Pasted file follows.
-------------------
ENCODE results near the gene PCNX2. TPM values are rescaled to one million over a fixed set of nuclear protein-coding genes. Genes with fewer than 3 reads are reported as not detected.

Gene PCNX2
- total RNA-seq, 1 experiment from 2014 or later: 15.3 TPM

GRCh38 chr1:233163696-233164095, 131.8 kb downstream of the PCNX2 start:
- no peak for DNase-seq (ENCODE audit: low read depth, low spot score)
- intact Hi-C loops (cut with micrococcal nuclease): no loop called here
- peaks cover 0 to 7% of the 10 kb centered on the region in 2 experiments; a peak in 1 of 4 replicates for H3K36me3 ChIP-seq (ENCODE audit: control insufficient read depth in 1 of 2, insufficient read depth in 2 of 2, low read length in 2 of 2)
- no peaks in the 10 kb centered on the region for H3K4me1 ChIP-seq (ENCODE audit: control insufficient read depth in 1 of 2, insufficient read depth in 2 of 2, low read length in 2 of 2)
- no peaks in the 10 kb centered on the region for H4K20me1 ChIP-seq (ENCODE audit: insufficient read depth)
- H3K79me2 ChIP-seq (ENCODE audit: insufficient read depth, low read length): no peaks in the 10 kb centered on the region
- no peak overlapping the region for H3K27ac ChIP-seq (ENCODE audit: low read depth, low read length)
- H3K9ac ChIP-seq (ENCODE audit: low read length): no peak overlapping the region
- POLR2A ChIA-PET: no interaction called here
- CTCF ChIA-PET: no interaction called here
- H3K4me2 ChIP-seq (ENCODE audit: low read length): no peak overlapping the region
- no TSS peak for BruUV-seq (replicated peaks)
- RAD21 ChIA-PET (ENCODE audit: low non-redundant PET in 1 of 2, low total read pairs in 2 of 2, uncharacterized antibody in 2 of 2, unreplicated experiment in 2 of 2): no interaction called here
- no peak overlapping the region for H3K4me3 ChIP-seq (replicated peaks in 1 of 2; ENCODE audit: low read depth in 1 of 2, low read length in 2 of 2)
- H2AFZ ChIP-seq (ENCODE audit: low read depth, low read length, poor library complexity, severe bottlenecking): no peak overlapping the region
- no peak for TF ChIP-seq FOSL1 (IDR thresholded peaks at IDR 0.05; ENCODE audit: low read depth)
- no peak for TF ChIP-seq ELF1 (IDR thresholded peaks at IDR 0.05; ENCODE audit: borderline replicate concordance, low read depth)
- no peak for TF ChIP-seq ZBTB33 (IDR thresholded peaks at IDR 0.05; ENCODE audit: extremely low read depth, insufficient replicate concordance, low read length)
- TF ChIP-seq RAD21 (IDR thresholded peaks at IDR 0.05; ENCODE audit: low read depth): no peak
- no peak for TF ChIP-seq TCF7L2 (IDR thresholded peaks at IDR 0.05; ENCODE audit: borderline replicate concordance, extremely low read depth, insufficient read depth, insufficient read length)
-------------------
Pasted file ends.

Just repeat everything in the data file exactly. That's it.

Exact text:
ENCODE results near the gene PCNX2. TPM values are rescaled to one million over a fixed set of nuclear protein-coding genes. Genes with fewer than 3 reads are reported as not detected.

Gene PCNX2
- total RNA-seq, 1 experiment from 2014 or later: 15.3 TPM

GRCh38 chr1:233163696-233164095, 131.8 kb downstream of the PCNX2 start:
- no peak for DNase-seq (ENCODE audit: low read depth, low spot score)
- intact Hi-C loops (cut with micrococcal nuclease): no loop called here
- peaks cover 0 to 7% of the 10 kb centered on the region in 2 experiments; a peak in 1 of 4 replicates for H3K36me3 ChIP-seq (ENCODE audit: control insufficient read depth in 1 of 2, insufficient read depth in 2 of 2, low read length in 2 of 2)
- no peaks in the 10 kb centered on the region for H3K4me1 ChIP-seq (ENCODE audit: control insufficient read depth in 1 of 2, insufficient read depth in 2 of 2, low read length in 2 of 2)
- no peaks in the 10 kb centered on the region for H4K20me1 ChIP-seq (ENCODE audit: insufficient read depth)
- H3K79me2 ChIP-seq (ENCODE audit: insufficient read depth, low read length): no peaks in the 10 kb centered on the region
- no peak overlapping the region for H3K27ac ChIP-seq (ENCODE audit: low read depth, low read length)
- H3K9ac ChIP-seq (ENCODE audit: low read length): no peak overlapping the region
- POLR2A ChIA-PET: no interaction called here
- CTCF ChIA-PET: no interaction called here
- H3K4me2 ChIP-seq (ENCODE audit: low read length): no peak overlapping the region
- no TSS peak for BruUV-seq (replicated peaks)
- RAD21 ChIA-PET (ENCODE audit: low non-redundant PET in 1 of 2, low total read pairs in 2 of 2, uncharacterized antibody in 2 of 2, unreplicated experiment in 2 of 2): no interaction called here
- no peak overlapping the region for H3K4me3 ChIP-seq (replicated peaks in 1 of 2; ENCODE audit: low read depth in 1 of 2, low read length in 2 of 2)
- H2AFZ ChIP-seq (ENCODE audit: low read depth, low read length, poor library complexity, severe bottlenecking): no peak overlapping the region
- no peak for TF ChIP-seq FOSL1 (IDR thresholded peaks at IDR 0.05; ENCODE audit: low read depth)
- no peak for TF ChIP-seq ELF1 (IDR thresholded peaks at IDR 0.05; ENCODE audit: borderline replicate concordance, low read depth)
- no peak for TF ChIP-seq ZBTB33 (IDR thresholded peaks at IDR 0.05; ENCODE audit: extremely low read depth, insufficient replicate concordance, low read length)
- TF ChIP-seq RAD21 (IDR thresholded peaks at IDR 0.05; ENCODE audit: low read depth): no peak
- no peak for TF ChIP-seq TCF7L2 (IDR thresholded peaks at IDR 0.05; ENCODE audit: borderline replicate concordance, extremely low read depth, insufficient read depth, insufficient read length)